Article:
Thursday, 11 February 2016 00:09
Proper Use of Law
With all this talk about marriage as a reflection of the Gospel, some might be tempted to conclude that the Law is of no consequence. This is simply not true. The Law has many applications to marriage and we should hold it in the regard it deserves. We will spend this section discussing the proper relationship to the three uses of the Law; a
curb, a mirror, and a guide.
The first use of the Law is that of a curb. God uses His Law as a means of curbing outbursts of sin in the world. The Law establishes government and other institutions intended to provide order in society. There is a proper application of the first use of the Law to marriage. God uses marriage to provide order in society, and to keep people from sexual sins.
This is a primary function of marriage to non-Christians. Non-believers make no attempt to reflect the marriage covenant of salvation. Their relationships are based solely on the Law written in their hearts. When they agree to live as husband and wife, they participate in God's ordering of society. While this is not God’s primary purpose for marriage, it has a significant effect on society.
The first use of the Law is a consequential aspect of Christian marriage. By uniting Christian men and women in this reflection of the marriage covenant of salvation, God also accomplishes the proper functions of the first use of the Law. The first use of the Law does not define marriage, nor is it our motivation for how we live as husbands and wives. Within Gospel centered marriage, however, God accomplishes the goals of the first use of the Law.
The second use of the Law is that of a mirror. The Law shows us our sins. We despair of any hint of self-righteousness, leaving us to flee to God for forgiveness and salvation. This function is essential in marriage. We constantly fail to love as we have been called. We are in constant need of forgiveness from God and from each other. The Law properly functions to call us to repentance. This function of the Law doesn’t define marriage or motivate us in our actions toward each other. It is, however, a vital function within the relationship.
The third use of the Law is as a guide. When the little angel on one shoulder argues with the little devil on the other shoulder, the Law is the information that the angel uses to win the argument about what is right. If the issue is between selfish actions or self-sacrificial love, the Law informs us that self sacrifice is the will of God. This does not define marriage, nor does it motivate our actions. Butit is important to know what God’s will is, in order that we may show love in the best possible way.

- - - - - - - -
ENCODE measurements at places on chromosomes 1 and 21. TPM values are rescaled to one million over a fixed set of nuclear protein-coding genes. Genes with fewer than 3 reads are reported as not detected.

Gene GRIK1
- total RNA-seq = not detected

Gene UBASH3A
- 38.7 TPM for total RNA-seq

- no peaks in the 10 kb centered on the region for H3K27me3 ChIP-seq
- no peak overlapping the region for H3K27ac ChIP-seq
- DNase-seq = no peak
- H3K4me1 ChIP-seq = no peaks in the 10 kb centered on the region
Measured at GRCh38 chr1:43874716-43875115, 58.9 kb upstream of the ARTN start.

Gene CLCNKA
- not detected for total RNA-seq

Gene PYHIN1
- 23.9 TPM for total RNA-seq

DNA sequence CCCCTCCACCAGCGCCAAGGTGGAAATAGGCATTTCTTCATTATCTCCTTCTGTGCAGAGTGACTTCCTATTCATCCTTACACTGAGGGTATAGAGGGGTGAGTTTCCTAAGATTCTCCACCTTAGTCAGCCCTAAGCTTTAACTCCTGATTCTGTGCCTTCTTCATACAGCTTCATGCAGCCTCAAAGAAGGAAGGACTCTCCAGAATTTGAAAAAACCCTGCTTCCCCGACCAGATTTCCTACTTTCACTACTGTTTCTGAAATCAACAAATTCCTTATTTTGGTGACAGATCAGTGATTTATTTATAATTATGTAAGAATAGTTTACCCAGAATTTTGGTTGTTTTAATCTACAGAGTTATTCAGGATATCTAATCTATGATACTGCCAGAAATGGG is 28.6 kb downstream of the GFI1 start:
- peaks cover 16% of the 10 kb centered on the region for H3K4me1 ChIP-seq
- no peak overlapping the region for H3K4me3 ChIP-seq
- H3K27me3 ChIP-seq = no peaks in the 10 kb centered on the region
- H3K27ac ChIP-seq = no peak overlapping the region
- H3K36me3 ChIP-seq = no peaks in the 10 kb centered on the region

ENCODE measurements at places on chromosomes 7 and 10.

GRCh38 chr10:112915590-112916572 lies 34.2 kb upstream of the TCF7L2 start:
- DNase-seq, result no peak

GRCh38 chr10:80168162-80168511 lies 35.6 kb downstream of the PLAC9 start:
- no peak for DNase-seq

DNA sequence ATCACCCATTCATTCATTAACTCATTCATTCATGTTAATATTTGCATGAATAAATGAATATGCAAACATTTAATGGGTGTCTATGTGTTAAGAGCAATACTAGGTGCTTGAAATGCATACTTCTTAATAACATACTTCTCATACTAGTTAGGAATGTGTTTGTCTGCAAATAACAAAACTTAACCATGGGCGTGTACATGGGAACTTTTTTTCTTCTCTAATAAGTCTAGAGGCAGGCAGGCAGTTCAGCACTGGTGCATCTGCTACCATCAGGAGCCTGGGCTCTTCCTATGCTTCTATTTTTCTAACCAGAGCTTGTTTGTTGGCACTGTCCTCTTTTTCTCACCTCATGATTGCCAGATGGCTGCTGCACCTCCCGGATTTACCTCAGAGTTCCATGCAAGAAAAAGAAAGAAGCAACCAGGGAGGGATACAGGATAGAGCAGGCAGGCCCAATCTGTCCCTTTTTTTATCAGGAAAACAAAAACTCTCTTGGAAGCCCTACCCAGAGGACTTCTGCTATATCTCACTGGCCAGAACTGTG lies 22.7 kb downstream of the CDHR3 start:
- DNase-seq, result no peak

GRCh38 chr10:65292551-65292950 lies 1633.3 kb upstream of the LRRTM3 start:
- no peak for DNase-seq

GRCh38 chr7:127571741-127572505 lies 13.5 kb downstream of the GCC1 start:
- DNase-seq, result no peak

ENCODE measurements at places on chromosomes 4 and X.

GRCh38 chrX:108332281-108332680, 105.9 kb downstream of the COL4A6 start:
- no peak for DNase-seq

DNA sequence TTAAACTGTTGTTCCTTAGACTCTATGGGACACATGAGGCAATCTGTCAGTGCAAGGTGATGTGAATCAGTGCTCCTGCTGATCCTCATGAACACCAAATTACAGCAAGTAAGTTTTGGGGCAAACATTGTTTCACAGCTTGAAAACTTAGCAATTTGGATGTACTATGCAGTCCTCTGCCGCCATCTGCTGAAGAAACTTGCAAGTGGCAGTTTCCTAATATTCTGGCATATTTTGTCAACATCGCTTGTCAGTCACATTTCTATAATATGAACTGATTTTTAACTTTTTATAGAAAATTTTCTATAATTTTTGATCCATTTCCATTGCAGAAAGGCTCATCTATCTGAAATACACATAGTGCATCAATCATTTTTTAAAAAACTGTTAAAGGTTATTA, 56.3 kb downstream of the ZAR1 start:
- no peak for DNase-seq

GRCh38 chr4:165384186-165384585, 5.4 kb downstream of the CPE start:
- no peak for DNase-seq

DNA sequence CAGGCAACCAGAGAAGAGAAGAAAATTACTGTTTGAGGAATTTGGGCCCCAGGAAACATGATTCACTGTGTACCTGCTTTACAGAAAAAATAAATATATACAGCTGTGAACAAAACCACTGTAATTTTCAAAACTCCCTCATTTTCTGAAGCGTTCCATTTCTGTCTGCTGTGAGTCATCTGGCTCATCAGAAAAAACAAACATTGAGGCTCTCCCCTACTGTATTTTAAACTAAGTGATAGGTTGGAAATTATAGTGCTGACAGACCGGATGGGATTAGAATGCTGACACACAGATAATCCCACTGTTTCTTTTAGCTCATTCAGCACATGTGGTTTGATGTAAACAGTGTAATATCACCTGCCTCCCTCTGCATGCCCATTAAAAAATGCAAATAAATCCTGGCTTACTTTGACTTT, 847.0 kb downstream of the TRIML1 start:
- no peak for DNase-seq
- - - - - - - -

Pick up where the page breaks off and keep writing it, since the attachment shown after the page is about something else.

All three uses of the Law apply to marriage. None of them define marriage. Marriage is defined by the marriage between Christ and the church. None of them are the reason we show the love of Christ to each other. We love each other because of how we have been loved, and as an act of faith reflecting the loving relationship between Christ and the church.
CURRENT ISSUES: June 2015
Here in the State of Indiana we have been embroiled in a fight about the “Religious Freedom Restoration Act.” Much has been written about it, as well as much on TV. Not much has been accurate.
Christians do not want laws enacted so that we can discriminate against, and show hatred for, anyone. To suggest that anyone who was for this act is hateful and wants to discriminate against others is the same as claiming that those who opposed this law are opposed to religious freedom and haters of religious people. Neither assumption has any basis in fact.
Many Christians, or their ancestors, came to America because it was a place where they would be able to worship God freely, without government intervention or interference. People of other faiths have come to America for the same reason, since our Constitution guarantees the freedom of religion, not any particular religion.
Our first consideration is the preservation of our First Amendment rights, especially since those rights have come under fire in recent years. There are those who accuse us of simply wanting to discriminate against homosexuals. This is simply not true. We do consider homosexual behavior sinful. But if we wanted to promote discrimination against sinners, we would be inviting discrimination since we sin too. We simply wish to preserve the rights we are guaranteed by the Bill of Rights. We invite you to read the 1st Amendment of the Bill of Rights if you have not done so. There will be discussion of marriage and sexuality on this website as time goes along, but we always welcome questions and will answer as promptly as possible.
May God bless you in the exercise of your citizenship. May God also bless our country, president, congress, governors, legislatures, and all our citizens.